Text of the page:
The Flight of the Corvus Corone

The Flight of the Corvus Corone

Postby ash » Sun Dec 02, 2012 10:31 pm

A year or two ago a musical genius named Paul McLaney produced a fancy prog-rock album called Voyage of the Corvus Corrone: http://www.voyageofthecorvuscorrone.com/



And for some reason I felt the need to use the name Corvus Corone (latin for Carrion Crow) for one of my models (many of them are named after birds). I don't remember how, but the Classic B team racer is the one that got the name. Probably something to do with the common traits of a crow and a loud black team racer...

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First order of business - acquire an eligible engine. Non-Schnuerle, say the rules, so a late '60s Enya 29 IV Special courtesy of Barry Martin should do the trick:

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About this point I decided to build this thing with no plans, no drawings, no sketches. All was conjoured directly from imagination, memory, trial and error... beginning with the engine plate and crutch:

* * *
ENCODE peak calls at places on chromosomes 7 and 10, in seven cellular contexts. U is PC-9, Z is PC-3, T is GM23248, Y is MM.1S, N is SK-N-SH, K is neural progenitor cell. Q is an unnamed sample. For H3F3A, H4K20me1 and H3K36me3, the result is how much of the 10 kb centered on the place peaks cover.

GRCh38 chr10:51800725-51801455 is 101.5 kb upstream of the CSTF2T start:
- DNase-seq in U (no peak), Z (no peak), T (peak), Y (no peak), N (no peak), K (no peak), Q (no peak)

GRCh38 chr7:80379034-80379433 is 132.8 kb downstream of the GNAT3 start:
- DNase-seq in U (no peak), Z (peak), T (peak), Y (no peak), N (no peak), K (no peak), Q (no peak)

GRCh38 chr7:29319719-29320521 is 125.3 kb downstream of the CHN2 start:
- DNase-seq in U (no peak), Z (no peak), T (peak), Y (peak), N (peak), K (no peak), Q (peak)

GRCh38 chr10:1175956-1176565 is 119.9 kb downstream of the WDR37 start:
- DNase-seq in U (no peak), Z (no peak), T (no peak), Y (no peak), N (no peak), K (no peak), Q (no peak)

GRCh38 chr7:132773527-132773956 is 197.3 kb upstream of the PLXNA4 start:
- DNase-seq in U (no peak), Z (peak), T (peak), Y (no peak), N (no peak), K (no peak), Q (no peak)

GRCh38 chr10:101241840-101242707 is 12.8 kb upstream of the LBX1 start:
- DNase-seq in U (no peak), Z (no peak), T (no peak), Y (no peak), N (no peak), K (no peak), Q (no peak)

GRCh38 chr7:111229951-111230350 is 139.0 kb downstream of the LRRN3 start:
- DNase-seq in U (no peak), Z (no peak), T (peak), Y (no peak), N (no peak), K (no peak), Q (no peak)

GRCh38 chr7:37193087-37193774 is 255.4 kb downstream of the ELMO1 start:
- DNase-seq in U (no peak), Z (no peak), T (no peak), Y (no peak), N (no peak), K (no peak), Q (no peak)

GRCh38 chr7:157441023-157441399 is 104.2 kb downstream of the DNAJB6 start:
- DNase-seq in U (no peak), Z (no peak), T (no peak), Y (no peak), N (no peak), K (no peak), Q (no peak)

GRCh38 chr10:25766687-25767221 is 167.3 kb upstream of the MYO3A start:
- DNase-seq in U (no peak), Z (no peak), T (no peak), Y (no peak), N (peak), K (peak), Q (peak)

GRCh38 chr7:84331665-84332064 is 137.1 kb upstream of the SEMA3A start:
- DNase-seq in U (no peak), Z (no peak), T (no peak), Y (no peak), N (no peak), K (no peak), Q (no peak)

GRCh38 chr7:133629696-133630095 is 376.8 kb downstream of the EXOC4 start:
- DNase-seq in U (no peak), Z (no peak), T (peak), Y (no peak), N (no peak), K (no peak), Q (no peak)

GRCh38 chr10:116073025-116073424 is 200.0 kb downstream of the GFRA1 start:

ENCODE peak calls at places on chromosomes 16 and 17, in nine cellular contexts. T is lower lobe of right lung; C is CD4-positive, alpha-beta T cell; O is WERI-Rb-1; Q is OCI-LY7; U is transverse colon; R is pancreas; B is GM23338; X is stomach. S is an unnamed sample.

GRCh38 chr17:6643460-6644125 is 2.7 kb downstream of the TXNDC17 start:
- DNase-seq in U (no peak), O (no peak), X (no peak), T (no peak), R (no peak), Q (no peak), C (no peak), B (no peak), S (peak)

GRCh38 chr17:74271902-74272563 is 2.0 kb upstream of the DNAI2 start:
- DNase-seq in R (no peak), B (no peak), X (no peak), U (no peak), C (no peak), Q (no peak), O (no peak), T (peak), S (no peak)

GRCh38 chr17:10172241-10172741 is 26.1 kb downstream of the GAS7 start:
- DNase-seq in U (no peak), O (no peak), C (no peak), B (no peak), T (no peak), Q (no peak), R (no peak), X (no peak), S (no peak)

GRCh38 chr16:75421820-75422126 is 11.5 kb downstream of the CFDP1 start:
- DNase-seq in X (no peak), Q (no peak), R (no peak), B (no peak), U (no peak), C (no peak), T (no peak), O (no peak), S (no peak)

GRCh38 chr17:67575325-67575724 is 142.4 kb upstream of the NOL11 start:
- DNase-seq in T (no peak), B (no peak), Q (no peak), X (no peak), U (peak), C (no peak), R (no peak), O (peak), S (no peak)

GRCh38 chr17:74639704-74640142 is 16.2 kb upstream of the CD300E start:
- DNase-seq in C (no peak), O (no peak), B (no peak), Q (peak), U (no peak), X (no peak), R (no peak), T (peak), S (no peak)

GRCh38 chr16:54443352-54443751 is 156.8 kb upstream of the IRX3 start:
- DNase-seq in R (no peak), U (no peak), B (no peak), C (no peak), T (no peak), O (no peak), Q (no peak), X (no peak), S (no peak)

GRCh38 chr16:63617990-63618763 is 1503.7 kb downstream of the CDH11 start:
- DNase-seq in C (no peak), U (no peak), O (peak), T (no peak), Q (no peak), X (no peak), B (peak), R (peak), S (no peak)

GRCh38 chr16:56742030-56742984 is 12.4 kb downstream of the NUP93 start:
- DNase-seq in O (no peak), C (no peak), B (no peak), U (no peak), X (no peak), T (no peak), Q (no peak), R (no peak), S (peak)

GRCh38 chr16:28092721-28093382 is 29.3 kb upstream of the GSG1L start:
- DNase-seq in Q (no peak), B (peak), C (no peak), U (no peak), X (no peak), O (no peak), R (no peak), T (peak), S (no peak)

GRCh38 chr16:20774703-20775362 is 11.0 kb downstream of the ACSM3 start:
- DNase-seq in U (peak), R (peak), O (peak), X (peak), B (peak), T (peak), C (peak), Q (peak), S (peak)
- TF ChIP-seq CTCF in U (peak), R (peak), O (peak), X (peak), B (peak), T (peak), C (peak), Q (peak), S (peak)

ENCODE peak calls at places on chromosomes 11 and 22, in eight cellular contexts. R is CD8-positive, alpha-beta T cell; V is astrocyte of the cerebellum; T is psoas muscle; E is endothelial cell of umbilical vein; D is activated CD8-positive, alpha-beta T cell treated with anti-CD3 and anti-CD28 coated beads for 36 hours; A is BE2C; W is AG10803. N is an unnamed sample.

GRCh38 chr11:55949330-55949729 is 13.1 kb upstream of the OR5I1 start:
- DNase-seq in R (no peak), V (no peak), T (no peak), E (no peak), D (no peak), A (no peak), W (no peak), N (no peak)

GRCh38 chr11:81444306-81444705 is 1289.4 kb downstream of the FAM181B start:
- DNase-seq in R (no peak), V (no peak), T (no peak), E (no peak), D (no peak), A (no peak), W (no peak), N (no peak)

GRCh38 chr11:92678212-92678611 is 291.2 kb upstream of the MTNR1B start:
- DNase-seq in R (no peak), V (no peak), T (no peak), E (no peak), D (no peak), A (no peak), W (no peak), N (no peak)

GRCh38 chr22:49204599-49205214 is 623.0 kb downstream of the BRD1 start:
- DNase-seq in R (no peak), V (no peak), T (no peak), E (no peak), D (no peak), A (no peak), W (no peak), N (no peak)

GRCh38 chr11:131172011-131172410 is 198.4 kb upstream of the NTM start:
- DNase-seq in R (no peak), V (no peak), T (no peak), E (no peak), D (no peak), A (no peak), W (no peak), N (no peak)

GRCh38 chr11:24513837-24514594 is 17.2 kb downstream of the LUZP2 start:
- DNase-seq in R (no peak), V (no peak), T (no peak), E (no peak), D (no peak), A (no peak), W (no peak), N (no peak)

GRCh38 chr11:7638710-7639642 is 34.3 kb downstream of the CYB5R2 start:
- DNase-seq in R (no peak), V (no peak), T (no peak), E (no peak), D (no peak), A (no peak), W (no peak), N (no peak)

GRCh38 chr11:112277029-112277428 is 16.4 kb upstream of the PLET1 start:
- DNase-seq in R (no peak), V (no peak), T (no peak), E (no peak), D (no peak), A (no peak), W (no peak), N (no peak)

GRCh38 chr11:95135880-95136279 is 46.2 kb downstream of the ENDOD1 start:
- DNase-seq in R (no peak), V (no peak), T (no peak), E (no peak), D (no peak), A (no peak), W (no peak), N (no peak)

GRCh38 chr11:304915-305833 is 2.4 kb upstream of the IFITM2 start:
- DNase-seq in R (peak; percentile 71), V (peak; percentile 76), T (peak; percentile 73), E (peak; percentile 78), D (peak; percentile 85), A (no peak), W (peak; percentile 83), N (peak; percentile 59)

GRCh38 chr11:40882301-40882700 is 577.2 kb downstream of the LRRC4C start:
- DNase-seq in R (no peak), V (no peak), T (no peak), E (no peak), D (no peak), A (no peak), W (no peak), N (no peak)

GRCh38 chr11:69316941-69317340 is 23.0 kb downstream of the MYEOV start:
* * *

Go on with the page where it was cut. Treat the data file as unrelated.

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The aluminium crutch spreads the engine loads widely across the wooden fuselage structure

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Cedar stringers get epoxied to the beech crutch to form the spine of the fuselage

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M3 threaded aluminium inserts to secure the aluminium and beech crutch components together

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Tailplane is 5mm balsa edged and sparred with 3mm cedar

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Tailplane is covered in light glass cloth

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Fresh out of the press and due for a trim

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Same for the wing - a rejected Mr D Goodyear wing. The model was initially supposed to be a full-fuselage Mr D, but came out a bit more sleek

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Ready for fuselage construction and hardware

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First, the turtledeck is built up from 5mm balsa and shaped

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The fuselage top is rough shaped and ready for internal shaping

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The cowl is build up from layers of balsa sheet.